Over the past few weeks I have been reading “The Art Spirit”, a 1923 book  by American painter and teacher Robert Henri. Henri’s volume was recommended by Lenswork magazine editor Brooks Jensen in one of his podcasts about two months ago. Henri was a painter, and the book is, unsurprisingly, largely about painting. Yet there are many things in the book that mirror issues with photography, and Brooks strongly recommended reading it for that reason. And if a book is good enough for Brooks, who am I to argue?
Robert Henri loved both portrait and landscape painting – my favorite subjects, too – but felt that landscapes were beyond him since he believed a painter could do only one of them well. Here is an excerpt (pp. 112) with my substitutions for photography thrown in:
In considering lines as a means of
drawingcomposition, it is well to remember that the line practically does not exist in nature. It is a convention we use.
I think I am safe in saying, until you became an art student, you never saw an outline – you never took the outline into consideration. You saw forms and these forms had character and motion.
If you use lines now as a means of
drawingcomposition, try to find the way to make them express what you see – forms of definite character and movement. Don’t become a victim of line.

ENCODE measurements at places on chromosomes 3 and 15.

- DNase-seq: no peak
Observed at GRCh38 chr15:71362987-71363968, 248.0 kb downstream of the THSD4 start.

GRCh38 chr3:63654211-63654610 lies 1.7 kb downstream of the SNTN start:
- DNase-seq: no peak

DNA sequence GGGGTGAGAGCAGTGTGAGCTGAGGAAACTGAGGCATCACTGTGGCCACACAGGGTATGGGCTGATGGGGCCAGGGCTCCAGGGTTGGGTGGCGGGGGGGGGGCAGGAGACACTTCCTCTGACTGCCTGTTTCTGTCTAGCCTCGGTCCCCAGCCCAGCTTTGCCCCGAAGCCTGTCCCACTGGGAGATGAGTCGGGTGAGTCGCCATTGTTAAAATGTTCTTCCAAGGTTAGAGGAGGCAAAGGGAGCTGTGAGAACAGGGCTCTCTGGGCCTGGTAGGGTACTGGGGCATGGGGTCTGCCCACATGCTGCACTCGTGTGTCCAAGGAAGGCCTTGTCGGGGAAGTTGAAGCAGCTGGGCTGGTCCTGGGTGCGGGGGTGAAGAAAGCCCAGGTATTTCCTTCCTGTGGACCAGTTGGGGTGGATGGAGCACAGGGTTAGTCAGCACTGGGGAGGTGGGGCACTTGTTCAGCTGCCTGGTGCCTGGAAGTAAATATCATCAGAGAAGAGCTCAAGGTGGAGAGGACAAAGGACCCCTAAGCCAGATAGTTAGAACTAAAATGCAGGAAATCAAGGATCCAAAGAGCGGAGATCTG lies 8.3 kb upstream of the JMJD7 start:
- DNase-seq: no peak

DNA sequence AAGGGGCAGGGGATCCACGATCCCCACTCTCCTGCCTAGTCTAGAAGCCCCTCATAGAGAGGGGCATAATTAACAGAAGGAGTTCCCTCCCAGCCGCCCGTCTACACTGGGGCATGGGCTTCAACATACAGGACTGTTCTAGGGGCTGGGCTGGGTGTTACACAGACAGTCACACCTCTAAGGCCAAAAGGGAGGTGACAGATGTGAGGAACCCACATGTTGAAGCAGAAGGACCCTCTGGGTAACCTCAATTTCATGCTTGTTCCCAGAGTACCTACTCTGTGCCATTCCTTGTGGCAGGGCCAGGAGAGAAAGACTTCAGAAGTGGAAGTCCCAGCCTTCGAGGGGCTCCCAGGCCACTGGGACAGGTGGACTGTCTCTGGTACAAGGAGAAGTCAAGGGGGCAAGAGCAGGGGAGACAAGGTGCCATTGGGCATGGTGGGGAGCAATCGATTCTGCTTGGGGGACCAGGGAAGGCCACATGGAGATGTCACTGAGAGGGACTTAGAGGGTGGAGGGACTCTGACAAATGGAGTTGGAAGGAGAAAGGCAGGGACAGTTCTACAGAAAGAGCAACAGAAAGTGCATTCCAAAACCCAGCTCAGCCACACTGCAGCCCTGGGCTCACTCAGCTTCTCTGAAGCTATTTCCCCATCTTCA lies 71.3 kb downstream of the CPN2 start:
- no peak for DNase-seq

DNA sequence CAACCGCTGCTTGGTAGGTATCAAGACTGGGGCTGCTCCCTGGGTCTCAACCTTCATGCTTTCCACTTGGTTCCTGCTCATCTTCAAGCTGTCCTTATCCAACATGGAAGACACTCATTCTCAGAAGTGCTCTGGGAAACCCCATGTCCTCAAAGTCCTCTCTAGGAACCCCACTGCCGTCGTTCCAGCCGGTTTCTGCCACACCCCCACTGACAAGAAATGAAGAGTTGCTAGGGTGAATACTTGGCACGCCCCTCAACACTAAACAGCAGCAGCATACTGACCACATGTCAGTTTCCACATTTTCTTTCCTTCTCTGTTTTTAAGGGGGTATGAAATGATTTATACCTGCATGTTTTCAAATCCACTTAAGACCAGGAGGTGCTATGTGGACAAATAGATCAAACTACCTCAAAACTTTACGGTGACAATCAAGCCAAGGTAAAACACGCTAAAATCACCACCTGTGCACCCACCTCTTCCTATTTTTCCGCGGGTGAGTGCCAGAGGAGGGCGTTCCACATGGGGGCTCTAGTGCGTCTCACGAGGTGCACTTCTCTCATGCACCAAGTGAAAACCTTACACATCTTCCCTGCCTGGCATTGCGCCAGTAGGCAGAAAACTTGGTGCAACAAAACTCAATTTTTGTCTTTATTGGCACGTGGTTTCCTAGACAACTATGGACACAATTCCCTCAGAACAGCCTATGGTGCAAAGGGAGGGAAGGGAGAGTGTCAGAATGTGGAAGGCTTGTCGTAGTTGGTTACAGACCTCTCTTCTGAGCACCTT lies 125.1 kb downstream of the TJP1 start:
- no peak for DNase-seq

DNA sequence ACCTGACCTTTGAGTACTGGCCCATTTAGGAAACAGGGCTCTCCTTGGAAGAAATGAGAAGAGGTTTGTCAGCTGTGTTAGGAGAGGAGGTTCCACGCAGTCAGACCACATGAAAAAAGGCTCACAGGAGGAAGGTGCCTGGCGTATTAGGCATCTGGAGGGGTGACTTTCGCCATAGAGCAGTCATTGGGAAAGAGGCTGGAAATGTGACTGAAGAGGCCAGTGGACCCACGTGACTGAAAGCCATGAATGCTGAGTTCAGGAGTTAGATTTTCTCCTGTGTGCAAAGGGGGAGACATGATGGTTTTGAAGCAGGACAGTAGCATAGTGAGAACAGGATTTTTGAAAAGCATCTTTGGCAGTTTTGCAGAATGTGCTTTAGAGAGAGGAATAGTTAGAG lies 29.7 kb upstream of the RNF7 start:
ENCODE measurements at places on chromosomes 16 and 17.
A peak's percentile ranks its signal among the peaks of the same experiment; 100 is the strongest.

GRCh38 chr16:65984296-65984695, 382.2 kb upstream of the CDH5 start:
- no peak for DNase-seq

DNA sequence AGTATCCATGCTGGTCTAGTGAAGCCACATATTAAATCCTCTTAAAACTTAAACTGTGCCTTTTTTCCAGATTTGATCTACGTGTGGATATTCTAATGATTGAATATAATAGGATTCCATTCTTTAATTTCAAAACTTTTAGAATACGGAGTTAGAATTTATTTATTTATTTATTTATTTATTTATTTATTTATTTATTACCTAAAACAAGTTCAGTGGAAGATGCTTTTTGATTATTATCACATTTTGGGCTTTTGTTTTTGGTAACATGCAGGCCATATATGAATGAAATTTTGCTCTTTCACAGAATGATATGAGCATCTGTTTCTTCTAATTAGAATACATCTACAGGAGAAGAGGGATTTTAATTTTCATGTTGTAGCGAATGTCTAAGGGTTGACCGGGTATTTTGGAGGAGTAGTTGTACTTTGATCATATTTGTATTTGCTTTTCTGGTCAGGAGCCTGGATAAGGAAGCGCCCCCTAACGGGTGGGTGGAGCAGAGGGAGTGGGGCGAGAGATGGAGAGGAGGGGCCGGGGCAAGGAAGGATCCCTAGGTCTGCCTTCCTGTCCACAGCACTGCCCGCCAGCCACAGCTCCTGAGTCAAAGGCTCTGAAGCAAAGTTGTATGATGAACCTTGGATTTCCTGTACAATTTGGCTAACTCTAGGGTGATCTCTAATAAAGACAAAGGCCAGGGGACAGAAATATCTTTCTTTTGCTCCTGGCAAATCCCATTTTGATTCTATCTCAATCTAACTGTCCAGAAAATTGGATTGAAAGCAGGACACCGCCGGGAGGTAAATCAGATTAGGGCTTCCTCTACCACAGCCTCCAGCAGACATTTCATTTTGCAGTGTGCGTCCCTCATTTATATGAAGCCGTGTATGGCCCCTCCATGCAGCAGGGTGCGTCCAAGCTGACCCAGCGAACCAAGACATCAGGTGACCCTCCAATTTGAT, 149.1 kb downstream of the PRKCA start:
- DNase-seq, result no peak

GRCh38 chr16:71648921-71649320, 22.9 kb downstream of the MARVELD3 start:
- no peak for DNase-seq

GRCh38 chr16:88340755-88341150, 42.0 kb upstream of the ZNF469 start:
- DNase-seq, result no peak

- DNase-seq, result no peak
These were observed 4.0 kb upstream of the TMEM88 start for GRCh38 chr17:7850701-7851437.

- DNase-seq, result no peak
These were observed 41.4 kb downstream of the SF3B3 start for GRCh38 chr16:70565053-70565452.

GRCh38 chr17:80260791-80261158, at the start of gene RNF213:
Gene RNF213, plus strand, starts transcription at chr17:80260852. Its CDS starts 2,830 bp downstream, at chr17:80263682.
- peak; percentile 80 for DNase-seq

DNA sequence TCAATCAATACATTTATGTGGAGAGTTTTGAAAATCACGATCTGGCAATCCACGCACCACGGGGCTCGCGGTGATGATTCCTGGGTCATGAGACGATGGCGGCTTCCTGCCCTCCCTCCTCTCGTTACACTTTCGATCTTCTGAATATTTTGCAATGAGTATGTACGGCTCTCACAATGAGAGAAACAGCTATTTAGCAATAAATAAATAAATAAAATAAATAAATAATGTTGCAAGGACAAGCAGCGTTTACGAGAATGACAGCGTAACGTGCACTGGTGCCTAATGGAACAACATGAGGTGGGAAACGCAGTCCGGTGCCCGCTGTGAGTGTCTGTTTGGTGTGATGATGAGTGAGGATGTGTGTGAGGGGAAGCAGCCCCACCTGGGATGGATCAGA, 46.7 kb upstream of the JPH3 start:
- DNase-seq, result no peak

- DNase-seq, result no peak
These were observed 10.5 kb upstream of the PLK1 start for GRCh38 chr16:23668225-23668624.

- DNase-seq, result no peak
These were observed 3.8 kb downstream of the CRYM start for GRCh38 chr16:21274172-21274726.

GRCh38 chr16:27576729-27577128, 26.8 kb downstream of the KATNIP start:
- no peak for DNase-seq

There is a certain kind of penmanship made in schools which seems to draw around the letter of a word like a wire, and there is another penmanship, much more human, that seems to be the word. In
drawingphotography, there are lines which travel fast, which carry the eye over space with a surprising rapidity and land you at a nodal point, where you are forced to rest, and then take new departure at the same or quite a different speed. There are lines that are heavy, dragging, lines that have pain, and lines that laugh.
canvasphotograph may be measured with inches, but the speed with which you travel over it is regulated by the artist.
A line may plunge you into silences, into obscurity, and may bring you out into noise and clarity.
These remarks, written by Henri as instructions to his students, have equal weight in photography: they are about interpretation. In Henri’s day photography was not considered art because it was felt that photography rendered an image too “realistic”, that is one without the hand of the artist. Today most argue that photography is an art form because we have come to recognize that the degrees of freedom for the photographer, while not as broad as the painter or sculptor, do exist and it is a photographer’s ability to interpret the scene that provides meaning, depth, and interest about the content of the photograph.
Arguably, in photography there is no greater need for interpretation than with portraiture. It would be easy – but incredibly boring – if people were always photographed under identical circumstances. As evidence I note the ubiquitous school picture – rarely, if ever, completely satisfactory to the subject – and the more ubiquitous “selfie”, usually shot with a smartphone camera at close range using a wide-angle lens, its distortion (fore-shortening of facial features) hardly flattering to any subject, let alone a person. Simply browse any Facebook page for examples.